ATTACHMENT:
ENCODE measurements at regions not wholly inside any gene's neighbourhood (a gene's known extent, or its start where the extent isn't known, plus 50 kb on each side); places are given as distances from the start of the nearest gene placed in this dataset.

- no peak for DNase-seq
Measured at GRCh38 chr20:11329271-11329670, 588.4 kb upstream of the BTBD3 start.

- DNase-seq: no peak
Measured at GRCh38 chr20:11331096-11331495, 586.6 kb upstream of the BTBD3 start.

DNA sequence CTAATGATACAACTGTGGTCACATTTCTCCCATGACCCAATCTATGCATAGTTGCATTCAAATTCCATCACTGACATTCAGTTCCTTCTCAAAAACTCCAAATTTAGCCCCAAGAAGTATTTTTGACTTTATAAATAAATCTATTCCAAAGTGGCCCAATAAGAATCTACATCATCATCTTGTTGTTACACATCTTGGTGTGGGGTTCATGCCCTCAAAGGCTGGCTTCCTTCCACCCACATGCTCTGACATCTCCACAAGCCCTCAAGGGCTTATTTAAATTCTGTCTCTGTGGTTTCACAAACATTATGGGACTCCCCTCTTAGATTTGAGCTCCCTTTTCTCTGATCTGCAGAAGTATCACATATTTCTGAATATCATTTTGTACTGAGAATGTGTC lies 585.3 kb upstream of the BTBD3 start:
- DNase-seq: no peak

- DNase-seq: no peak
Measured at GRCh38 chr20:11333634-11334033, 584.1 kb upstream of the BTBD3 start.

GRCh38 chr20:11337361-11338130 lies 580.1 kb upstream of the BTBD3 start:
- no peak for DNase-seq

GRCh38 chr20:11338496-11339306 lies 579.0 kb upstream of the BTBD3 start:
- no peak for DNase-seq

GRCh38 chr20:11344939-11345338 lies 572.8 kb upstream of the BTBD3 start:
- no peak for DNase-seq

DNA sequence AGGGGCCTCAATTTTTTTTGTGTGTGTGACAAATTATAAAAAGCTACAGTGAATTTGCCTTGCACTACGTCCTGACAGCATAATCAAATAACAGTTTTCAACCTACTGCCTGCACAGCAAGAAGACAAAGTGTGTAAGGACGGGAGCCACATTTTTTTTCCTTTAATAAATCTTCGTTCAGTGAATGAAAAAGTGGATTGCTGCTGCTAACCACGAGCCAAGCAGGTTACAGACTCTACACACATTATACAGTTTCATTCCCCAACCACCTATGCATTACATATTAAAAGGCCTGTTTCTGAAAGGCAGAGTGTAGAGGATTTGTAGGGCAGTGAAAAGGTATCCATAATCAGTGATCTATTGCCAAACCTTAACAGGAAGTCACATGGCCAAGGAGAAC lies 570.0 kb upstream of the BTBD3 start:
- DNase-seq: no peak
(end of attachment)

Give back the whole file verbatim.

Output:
ENCODE measurements at regions not wholly inside any gene's neighbourhood (a gene's known extent, or its start where the extent isn't known, plus 50 kb on each side); places are given as distances from the start of the nearest gene placed in this dataset.

- no peak for DNase-seq
Measured at GRCh38 chr20:11329271-11329670, 588.4 kb upstream of the BTBD3 start.

- DNase-seq: no peak
Measured at GRCh38 chr20:11331096-11331495, 586.6 kb upstream of the BTBD3 start.

DNA sequence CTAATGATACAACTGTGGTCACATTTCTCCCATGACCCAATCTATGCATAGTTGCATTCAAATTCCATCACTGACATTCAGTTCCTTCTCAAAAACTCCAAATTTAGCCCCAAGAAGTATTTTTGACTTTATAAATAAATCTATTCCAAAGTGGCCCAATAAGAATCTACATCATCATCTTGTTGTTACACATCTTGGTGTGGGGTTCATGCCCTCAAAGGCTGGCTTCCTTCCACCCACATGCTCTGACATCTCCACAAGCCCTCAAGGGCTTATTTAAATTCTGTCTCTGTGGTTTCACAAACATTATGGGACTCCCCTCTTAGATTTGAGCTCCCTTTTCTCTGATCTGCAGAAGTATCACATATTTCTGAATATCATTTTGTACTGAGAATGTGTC lies 585.3 kb upstream of the BTBD3 start:
- DNase-seq: no peak

- DNase-seq: no peak
Measured at GRCh38 chr20:11333634-11334033, 584.1 kb upstream of the BTBD3 start.

GRCh38 chr20:11337361-11338130 lies 580.1 kb upstream of the BTBD3 start:
- no peak for DNase-seq

GRCh38 chr20:11338496-11339306 lies 579.0 kb upstream of the BTBD3 start:
- no peak for DNase-seq

GRCh38 chr20:11344939-11345338 lies 572.8 kb upstream of the BTBD3 start:
- no peak for DNase-seq

DNA sequence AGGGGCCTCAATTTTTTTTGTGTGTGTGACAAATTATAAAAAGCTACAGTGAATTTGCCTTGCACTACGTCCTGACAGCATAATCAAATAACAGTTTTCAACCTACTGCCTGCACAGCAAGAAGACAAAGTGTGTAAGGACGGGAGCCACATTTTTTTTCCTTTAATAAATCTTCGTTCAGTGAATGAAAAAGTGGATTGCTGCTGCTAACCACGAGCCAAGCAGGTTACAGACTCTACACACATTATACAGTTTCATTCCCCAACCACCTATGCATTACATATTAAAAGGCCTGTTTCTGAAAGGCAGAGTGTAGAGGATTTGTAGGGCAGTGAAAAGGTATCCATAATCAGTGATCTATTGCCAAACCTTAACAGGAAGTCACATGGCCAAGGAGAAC lies 570.0 kb upstream of the BTBD3 start:
- DNase-seq: no peak